Using cranes in two tropical rain forest sites in Panama, they collected insects from the canopies of dominant angiosperms along with data on external damage types on canopy leaves.  Their findings:  insect species richness and damage type richness are, indeed, very strongly correlated.  “Insect-feeding damage, especially with specialized damage included, is likely to be a robust indicator of relative changes in herbivore diversity and composition in fossil and, of great potential importance, in living forest.”  Ah, things seem to work both ways - a tool used by paleontologists to gauge the impact of climate and other environmental changes in the past might have significant applications for tracking biodiversity changes today with clear implications for the future.

I would note that Carvalho used the Guide to quantify the leaf-chewing damage diversity she found in leaves collected in the rainforest canopies.  Yes, she was testing a paleontological hypothesis and, so, I guess, it made sense to apply the same quantifiable measures, based on the Guide, to contemporary leaves.  Is there a counterpart to the Guide that might be applied to evidence of insect damage found in living or recently fallen leaves?  Turns out there isn’t.  There are works that describe the traces of insect activity that one might find on today’s plants (a good one is discussed below), but the categorization of damage types that is the Guide’s seminal strength, allowing for quantitative analysis, is apparently unique to it.

Similarly, when biologist Jonathan M. Adams and his colleagues sought to assess in today's forests the validity of conclusions from paleontological studies that the diversity of insect damage types in leaves increased as temperatures increased (as measured through various proxies), they used the Guide (Present-Day Testing of a Paleoecological Pattern:  Is There Really a Latitudinal Difference in Leaf-Feeding Insect-Damage Diversity?, Review of Palaeobotany and Palynology, Volume 162, 2010).  As they noted, “The damage type system [as delineated in the Guide] was developed entirely from fossil examples because there is no similarly detailed classification in standard ecological and entomological literature” (emphasis added).  From their research, they concluded that, by and large, the paleontological pattern generally held for contemporary forests, a finding with potential implications for today’s warming world:  “It appears possible that with warming, ecologists, foresters and farmers will observe a greater range of types of insect attacks on plants.”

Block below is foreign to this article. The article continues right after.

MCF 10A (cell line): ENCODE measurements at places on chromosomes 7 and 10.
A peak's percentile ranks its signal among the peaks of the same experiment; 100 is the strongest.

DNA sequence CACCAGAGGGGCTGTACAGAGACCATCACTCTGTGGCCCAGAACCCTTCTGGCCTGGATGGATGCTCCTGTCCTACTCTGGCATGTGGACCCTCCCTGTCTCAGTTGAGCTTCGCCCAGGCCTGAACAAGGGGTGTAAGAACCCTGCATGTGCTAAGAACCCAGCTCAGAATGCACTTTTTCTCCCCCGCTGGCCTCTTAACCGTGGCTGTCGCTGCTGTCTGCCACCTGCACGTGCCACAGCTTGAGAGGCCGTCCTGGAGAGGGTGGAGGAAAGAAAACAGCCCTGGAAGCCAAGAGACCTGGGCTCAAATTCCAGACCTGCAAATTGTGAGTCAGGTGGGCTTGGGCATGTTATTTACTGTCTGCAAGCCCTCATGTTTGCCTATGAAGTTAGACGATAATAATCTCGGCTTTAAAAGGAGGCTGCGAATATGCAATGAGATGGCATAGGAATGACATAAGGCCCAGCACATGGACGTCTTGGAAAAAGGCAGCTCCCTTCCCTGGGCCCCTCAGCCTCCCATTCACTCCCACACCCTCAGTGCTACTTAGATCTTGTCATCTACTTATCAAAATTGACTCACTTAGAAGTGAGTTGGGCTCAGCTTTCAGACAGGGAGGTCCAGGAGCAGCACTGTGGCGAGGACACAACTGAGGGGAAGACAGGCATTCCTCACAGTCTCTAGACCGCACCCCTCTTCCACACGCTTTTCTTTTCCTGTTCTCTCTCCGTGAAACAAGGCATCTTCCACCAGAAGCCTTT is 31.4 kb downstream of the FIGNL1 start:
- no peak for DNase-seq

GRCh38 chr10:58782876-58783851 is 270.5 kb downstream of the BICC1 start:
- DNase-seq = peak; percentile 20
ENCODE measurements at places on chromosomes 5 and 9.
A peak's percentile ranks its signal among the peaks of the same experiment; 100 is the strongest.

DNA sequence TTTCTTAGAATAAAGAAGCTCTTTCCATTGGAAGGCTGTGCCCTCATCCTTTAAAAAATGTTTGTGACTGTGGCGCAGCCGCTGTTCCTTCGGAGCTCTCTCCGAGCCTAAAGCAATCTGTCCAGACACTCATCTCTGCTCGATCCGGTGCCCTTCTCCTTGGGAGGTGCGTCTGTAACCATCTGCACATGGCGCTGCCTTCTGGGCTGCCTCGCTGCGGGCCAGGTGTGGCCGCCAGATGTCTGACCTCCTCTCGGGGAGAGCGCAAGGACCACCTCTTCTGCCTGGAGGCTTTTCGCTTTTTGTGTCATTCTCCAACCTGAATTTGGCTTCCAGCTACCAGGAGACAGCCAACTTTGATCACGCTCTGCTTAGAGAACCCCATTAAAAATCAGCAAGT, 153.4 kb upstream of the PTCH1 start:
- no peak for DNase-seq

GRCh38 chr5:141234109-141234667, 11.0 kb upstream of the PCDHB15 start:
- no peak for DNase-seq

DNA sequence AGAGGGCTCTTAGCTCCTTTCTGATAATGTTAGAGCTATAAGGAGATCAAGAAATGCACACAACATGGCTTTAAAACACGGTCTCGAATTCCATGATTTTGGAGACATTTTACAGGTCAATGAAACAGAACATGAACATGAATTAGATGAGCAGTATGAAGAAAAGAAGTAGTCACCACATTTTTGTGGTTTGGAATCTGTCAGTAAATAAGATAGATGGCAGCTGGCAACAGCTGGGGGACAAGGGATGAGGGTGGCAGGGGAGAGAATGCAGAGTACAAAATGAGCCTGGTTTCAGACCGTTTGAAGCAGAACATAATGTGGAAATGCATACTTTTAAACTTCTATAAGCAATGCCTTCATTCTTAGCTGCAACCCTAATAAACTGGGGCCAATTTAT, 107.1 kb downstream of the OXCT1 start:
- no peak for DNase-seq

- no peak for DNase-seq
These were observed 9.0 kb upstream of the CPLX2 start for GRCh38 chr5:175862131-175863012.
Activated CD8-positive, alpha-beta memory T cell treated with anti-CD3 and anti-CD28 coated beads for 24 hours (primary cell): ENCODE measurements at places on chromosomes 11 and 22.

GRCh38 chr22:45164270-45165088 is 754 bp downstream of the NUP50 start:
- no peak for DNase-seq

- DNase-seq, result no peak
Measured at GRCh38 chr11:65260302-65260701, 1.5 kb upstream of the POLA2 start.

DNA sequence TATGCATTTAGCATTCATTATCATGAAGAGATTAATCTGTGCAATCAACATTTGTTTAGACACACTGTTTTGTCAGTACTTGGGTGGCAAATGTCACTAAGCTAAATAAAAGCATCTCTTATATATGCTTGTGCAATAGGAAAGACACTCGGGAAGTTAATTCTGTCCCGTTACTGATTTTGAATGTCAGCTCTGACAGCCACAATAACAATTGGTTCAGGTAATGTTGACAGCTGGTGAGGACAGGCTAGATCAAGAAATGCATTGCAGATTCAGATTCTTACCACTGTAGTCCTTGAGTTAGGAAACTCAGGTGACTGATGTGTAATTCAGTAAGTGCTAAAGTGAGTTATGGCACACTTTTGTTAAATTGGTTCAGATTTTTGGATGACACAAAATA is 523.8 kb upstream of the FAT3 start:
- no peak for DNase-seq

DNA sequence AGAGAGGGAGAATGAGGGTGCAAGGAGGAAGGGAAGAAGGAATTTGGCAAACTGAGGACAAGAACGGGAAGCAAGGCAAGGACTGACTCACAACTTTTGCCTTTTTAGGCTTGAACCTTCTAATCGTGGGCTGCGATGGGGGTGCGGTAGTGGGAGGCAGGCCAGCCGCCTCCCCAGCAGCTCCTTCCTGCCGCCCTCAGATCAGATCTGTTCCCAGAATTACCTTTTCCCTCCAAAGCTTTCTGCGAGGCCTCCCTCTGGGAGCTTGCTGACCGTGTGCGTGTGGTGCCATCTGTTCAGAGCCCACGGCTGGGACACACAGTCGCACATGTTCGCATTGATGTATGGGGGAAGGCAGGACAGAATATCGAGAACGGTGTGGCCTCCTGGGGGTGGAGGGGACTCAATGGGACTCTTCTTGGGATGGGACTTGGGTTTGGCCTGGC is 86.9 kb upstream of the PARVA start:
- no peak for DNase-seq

In a very limited and rather idiosyncratic way, I've done a little of my own marrying of the past (fossils) with the present, as I've explored some of the insect damage done to the leaves that cascaded down around me this past Fall.  It's mostly been just an exercise in finding examples of insect damage.  As I describe below, I've been using a handbook to explore some of the background for traces left by insects and other invertebrates on leaves today,  But, I also wondered how difficult it would be to use the fossil-based Guide to match its DTs to some of the instances of damage I've found, as Carvalho and Adams did.  No, I'm not engaged in any quantitative analysis, the kind of research for which the Guide was developed, nevertheless it seemed an interesting exercise.  Turns out I may have been able, in some limited way, to actually apply its precise descriptions and depictions of the kinds of damage insects did to damage they still do.

Initially, I was drawn to this whole effort by the following lines in a flyer I came upon from a local group that works to protect a nearby creek:
This time of year, on each “imperfect” leaf, we see the signatures left by critters who drank or ate, or who sheltered between the very surfaces of the leaf, or who stashed their unborn against the day.  Innumerable and often unknown, these small critters are each one part of the whole – eating and being eaten, living and dying . . .  (Laura Mol, The Eco-Contemplative Opportunity of Imperfect Leaves, a flyer issued by Friends of Sligo Creek, October 20, 2016.)
At Laura Mol’s suggestion, I began my exploration of insect damage to present-day leaves with Tracks & Sign of Insects and Other Invertebrates:  A Guide to North American Species (2010) by naturalists Charley Eiseman and Noah Charney.  It’s a picture-rich introduction to the broad sweep of traces of insects (and other invertebrates) one might happen upon.  For leaves, in particular, it does a wonderful job of describing and showing myriad, often horrifying, modes of chewing, puncturing, egg laying, sucking, infesting, and otherwise abusing leaves.  I have to keep reminding myself that insects are in pursuit of their own good cause, the propagation of their species.

The damage insects do may be restricted primarily to the interior of the leaf (endophytic damage) or may involve all layers of the leaf.  From a number of leaves that I collected during the downpour of leaves of several weeks past, I found some nice examples of both kinds of leaf damage and show some of them below.  Most of these involve oak leaves because those are the trees that are most at hand.  My discussion of the possible origins of these different examples of insect damage is based largely on the Tracks & Sign handbook.  When I think I might have found a DT in the Guide that applies to the example in question, I provide the image of a fossil leaf compression from the Guide showing that DT.  (In a personal communication, Dr. Labandeira indicated that the Guide is in the public domain.)